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White v. Chase

United States District Court, D. Massachusetts

October 4, 2018

EUGENE J. WHITE and SHAWN M. ROY, Individually and on Behalf of all Others Simarly Situated, Plaintiffs,
JEROME K. CHASE, JR., as he is the Trustee of Framingham Ford Defined Benefit Pension Plan Trust Agreement, Adopted in 2002 and again in 2004, Defendant.




         The Plaintiffs, Eugene J. White (“White”) and Shawn M. Roy (“Roy”), on behalf on themselves and other similarly situated employees of Framingham Ford Auto Sales, Inc. d/b/a Framingham Ford Lincoln (“Framingham Ford”), filed suit against Jerome K. Chase, Jr., as Trustee/Plan Administrator (“Defendant”) of the Framingham Ford Defined Pension Plan (the “Plan”) alleging claims for violation of the notice requirements set forth in Section 204(h) of the Employee Retirement Income Security Act of 1974 (“ERISA”), 29 U.S.C. §1054(h), and ERISA §402, 29 U.S.C. §§1102 and 1104 (governing the establishment of benefit plans). Plaintiffs, who were participants in the Plan, sought money damages on the grounds that the Plan was frozen effective April 1, 2007 without proper notice, and subsequently terminated. On March 30, 2018, I granted Defendant's motion for summary judgment after finding that the record evidence established that notice of the Plan freeze was timely mailed to Plan participants and therefore, Plaintiffs' claims failed on the merits.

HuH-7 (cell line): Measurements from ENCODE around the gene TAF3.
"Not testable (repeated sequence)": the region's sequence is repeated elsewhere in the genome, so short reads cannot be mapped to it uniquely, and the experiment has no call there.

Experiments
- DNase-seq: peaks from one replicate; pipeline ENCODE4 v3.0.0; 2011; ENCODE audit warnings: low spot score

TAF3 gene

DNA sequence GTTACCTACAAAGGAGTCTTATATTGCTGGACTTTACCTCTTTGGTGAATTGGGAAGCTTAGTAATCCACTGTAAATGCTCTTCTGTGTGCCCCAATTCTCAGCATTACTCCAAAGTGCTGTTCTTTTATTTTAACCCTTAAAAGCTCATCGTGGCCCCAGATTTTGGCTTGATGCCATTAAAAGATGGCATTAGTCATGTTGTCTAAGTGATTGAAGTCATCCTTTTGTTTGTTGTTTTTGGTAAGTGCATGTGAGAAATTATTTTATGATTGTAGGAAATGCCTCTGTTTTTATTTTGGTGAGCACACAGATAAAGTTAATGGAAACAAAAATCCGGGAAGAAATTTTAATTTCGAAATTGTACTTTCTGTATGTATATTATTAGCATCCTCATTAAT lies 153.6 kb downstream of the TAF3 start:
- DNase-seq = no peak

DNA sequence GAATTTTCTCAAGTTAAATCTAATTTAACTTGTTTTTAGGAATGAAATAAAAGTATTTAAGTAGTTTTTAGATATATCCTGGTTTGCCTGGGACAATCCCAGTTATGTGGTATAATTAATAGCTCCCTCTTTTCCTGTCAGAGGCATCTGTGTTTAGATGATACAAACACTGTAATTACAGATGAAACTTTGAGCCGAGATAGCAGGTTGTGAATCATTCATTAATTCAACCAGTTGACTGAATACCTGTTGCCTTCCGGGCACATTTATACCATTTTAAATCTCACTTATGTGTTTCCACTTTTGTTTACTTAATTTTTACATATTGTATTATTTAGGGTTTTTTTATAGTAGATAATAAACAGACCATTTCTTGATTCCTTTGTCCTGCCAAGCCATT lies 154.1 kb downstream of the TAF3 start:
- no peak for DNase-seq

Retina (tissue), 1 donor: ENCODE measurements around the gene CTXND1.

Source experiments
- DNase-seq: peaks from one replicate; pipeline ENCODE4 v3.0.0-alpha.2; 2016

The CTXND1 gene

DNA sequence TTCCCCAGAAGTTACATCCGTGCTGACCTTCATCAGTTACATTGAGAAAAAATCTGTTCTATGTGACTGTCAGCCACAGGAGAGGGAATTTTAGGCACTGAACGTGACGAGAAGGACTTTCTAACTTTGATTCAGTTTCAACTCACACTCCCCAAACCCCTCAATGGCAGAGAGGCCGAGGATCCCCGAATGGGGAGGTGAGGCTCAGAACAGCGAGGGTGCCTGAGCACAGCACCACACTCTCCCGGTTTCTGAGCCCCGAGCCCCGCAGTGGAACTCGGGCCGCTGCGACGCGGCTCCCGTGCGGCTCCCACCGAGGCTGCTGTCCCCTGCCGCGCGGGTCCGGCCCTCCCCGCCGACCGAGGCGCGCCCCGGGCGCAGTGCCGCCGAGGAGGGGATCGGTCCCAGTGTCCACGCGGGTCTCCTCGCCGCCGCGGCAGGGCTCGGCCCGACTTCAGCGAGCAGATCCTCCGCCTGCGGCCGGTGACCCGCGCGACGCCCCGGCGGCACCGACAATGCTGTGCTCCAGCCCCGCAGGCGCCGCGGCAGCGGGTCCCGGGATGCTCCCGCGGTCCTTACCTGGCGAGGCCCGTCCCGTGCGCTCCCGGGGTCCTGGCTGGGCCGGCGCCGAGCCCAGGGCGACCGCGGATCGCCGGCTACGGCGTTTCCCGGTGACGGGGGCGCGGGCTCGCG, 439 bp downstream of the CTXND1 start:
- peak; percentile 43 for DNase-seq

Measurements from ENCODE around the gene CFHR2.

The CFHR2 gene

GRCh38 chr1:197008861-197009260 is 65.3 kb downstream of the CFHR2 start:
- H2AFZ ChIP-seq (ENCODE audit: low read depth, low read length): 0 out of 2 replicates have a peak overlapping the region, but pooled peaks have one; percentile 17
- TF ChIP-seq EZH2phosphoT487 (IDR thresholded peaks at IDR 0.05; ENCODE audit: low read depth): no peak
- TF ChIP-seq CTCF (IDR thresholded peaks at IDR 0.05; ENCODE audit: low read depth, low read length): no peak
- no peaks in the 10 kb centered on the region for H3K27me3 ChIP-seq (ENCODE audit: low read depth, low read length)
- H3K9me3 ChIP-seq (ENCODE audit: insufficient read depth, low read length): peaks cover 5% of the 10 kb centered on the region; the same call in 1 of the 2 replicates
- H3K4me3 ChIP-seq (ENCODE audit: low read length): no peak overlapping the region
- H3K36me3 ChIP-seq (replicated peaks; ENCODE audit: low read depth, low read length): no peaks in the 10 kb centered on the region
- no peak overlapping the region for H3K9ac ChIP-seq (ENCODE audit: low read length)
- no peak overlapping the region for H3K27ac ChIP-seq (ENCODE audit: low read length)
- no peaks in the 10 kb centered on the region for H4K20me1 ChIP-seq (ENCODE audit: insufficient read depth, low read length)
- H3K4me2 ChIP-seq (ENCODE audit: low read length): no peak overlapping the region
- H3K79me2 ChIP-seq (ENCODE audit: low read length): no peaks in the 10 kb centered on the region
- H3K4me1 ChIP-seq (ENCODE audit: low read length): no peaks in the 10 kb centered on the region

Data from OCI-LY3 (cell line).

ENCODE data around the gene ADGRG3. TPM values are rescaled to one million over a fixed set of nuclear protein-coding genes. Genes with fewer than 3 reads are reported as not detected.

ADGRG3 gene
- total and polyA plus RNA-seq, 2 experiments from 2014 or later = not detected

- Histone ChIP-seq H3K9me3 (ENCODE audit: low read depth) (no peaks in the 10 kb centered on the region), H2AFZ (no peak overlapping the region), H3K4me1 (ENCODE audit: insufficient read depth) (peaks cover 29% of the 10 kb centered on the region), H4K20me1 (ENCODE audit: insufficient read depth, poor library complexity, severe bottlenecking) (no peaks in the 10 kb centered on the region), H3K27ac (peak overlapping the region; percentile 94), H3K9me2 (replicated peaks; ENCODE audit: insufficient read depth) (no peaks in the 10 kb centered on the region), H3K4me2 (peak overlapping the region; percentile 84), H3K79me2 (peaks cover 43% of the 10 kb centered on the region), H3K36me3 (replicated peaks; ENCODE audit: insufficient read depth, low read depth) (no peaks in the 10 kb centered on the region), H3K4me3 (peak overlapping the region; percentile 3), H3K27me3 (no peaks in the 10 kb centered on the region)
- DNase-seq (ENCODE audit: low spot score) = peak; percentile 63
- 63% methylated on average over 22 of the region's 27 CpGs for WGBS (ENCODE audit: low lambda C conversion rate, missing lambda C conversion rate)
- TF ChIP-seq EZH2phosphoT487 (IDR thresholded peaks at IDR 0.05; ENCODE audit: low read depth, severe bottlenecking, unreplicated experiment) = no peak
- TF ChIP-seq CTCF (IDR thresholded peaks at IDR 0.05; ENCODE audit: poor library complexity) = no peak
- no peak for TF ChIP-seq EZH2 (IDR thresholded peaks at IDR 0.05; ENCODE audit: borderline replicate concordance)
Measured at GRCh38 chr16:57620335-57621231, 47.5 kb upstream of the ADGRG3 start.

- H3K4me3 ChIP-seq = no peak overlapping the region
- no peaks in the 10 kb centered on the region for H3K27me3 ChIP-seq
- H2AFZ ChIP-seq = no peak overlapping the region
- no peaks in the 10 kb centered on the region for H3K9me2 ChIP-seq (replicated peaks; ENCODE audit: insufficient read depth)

This Memorandum of Decision and Order addresses Defendant's Motion for an Award of Attorney's Fees Pursuant to ERISA §502(g) And F.R.C.P. 54(d)(2)(Docket No. 77) pursuant to which Defendant requests an award of attorneys' fees of $252, 561[1]. For the reasons set forth below, that motion is denied.